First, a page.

How are lithium iron phosphate batteries recycled?

EVs require power batteries with ≥80% capacity retention. They serve as the heart of electric vehicles. However, once they fall below this threshold, they no longer meet the demands of electric vehicles. Consequently, the recycling of decommissioned power LiFePO4 batteries has become a pressing issue.

Industries used to prioritize LCO, NCM/NCA battery recycling, showing less interest in LiFePO4 battery recycling in the past. This reluctance stemmed from the perception that the cost of recycling LiFePO4 batteries outweighed their recycling value. However, since May 2021, there has been a noteworthy shift. LiFePO4 battery shipments have outpaced ternary lithium batteries, reversing a trend that persisted since 2018.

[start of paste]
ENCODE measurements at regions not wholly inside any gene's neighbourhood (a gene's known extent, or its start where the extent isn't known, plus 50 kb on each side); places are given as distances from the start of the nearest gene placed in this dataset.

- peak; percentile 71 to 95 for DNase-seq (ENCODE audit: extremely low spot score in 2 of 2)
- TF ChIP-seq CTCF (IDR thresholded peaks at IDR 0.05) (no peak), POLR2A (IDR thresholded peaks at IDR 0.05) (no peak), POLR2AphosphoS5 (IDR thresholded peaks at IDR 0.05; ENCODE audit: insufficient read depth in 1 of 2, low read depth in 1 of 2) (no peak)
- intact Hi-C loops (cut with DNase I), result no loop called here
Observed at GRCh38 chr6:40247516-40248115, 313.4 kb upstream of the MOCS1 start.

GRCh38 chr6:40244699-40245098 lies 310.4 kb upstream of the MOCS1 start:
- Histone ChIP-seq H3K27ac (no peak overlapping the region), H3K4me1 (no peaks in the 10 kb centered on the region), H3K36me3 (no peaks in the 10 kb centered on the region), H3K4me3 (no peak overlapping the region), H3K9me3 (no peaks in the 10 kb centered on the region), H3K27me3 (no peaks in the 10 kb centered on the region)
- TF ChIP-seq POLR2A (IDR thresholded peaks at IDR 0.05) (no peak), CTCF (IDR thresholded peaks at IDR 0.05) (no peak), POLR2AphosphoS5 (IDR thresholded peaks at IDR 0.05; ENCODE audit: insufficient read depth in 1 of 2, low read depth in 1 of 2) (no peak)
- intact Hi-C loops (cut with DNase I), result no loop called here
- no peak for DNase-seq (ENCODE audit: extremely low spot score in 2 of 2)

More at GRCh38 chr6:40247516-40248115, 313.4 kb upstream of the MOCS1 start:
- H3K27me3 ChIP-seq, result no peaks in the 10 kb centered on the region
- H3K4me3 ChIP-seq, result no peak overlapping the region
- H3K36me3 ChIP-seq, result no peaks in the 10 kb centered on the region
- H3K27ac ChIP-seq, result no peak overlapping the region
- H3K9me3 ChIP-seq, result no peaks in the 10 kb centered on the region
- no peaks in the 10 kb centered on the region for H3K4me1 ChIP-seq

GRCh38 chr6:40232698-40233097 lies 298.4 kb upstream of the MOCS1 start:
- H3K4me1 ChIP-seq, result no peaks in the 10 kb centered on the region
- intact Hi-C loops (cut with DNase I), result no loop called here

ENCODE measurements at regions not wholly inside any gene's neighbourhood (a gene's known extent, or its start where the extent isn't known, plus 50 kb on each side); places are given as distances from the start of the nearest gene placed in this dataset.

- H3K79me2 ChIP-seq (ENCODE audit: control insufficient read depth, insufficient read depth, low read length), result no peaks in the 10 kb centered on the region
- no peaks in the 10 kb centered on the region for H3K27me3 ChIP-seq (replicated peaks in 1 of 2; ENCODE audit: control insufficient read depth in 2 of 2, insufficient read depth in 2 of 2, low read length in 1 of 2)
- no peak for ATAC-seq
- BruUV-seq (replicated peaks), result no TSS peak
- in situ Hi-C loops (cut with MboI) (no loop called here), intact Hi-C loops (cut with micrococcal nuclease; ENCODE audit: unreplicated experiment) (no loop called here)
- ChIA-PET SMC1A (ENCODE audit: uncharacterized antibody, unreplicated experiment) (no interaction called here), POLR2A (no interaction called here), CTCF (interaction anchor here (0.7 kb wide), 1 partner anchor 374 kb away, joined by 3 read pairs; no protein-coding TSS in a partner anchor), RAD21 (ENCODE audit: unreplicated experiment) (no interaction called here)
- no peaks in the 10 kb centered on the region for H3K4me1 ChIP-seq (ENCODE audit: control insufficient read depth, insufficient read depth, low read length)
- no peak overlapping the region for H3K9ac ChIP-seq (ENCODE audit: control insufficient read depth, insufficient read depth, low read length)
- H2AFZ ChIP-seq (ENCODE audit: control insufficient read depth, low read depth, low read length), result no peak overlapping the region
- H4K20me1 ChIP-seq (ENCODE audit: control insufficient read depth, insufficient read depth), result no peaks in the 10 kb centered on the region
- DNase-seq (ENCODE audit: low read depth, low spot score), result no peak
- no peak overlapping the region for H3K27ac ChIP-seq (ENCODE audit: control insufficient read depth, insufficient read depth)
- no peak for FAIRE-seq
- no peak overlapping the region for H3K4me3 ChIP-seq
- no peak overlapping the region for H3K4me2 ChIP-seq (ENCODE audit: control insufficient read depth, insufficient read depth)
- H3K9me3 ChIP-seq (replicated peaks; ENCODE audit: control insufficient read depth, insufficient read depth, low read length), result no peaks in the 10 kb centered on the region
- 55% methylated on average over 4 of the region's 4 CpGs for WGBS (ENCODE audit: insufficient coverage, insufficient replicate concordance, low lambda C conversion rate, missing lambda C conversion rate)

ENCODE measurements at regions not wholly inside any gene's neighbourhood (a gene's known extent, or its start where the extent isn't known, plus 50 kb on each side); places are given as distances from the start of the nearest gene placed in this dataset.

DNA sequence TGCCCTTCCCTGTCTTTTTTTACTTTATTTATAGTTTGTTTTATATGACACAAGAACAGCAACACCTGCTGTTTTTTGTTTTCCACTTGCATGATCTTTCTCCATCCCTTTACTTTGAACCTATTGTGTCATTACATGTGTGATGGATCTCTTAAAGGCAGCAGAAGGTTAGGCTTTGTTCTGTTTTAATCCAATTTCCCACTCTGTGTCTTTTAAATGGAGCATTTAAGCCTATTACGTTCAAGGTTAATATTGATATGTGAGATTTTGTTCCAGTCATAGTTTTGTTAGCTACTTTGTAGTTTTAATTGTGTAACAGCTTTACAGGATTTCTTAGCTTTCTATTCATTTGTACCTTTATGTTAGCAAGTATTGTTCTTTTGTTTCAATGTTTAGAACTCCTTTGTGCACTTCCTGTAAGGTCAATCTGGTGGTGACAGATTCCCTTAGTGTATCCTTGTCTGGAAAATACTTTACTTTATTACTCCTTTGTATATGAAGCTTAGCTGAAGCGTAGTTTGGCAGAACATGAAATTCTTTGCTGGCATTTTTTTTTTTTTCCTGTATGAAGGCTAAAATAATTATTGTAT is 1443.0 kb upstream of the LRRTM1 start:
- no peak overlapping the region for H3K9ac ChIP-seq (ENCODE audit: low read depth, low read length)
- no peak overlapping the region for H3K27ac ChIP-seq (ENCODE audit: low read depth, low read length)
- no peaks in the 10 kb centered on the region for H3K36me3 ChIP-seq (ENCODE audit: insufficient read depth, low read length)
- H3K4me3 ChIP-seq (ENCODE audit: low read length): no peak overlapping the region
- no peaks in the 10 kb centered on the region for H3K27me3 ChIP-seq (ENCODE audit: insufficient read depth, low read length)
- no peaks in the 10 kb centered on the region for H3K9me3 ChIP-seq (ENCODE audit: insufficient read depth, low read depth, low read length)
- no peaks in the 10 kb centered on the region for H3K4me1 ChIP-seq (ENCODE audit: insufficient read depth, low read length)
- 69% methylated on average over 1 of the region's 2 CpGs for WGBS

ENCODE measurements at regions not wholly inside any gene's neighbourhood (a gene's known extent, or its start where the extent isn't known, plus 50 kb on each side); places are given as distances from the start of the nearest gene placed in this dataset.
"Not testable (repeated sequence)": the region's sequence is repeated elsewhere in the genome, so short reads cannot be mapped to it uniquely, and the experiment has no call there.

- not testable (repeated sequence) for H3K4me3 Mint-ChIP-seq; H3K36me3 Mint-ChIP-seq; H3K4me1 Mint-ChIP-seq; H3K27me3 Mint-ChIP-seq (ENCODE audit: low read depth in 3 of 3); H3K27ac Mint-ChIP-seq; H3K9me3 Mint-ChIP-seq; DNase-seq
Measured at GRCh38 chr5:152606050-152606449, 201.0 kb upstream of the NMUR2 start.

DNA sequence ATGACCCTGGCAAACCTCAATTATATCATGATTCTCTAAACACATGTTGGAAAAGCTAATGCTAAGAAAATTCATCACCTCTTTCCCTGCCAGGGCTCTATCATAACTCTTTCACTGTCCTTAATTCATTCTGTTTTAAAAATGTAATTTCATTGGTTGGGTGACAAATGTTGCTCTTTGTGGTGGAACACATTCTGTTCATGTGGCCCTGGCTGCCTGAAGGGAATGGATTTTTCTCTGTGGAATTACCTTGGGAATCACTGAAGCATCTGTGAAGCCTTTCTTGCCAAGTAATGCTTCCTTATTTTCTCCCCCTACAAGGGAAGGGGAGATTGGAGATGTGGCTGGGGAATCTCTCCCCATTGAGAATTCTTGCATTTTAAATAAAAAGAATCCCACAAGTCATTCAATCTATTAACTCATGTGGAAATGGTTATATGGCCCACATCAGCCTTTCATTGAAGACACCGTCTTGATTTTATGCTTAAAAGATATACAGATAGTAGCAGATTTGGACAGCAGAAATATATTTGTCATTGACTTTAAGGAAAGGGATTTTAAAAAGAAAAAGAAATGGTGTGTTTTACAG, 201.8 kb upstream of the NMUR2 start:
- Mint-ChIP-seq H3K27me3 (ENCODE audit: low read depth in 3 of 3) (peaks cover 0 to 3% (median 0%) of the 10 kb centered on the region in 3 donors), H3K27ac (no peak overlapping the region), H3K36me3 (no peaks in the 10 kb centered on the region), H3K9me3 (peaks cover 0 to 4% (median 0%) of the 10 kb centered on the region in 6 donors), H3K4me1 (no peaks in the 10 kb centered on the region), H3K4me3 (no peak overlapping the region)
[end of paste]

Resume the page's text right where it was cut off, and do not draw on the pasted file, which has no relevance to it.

LiFePO4 batteries have significant market potential in energy storage, 5G base stations, new energy vehicles, and renewable energy grid integration. Phosphorus and lithium price hikes boost LiFePO4 battery recycling interest, securing its future market dominance as predicted by experts.

1. Pretreatment in LiFePO4 Battery Recycling

The LiFePO4 battery recycling process commences with pretreatment, which involves the disassembly of batteries and the extraction or reuse of valuable metals. This initial step is crucial for separating the cathode active material from the battery casing, separator, current collector, electrolyte, carbonaceous additives, and battery hookup components.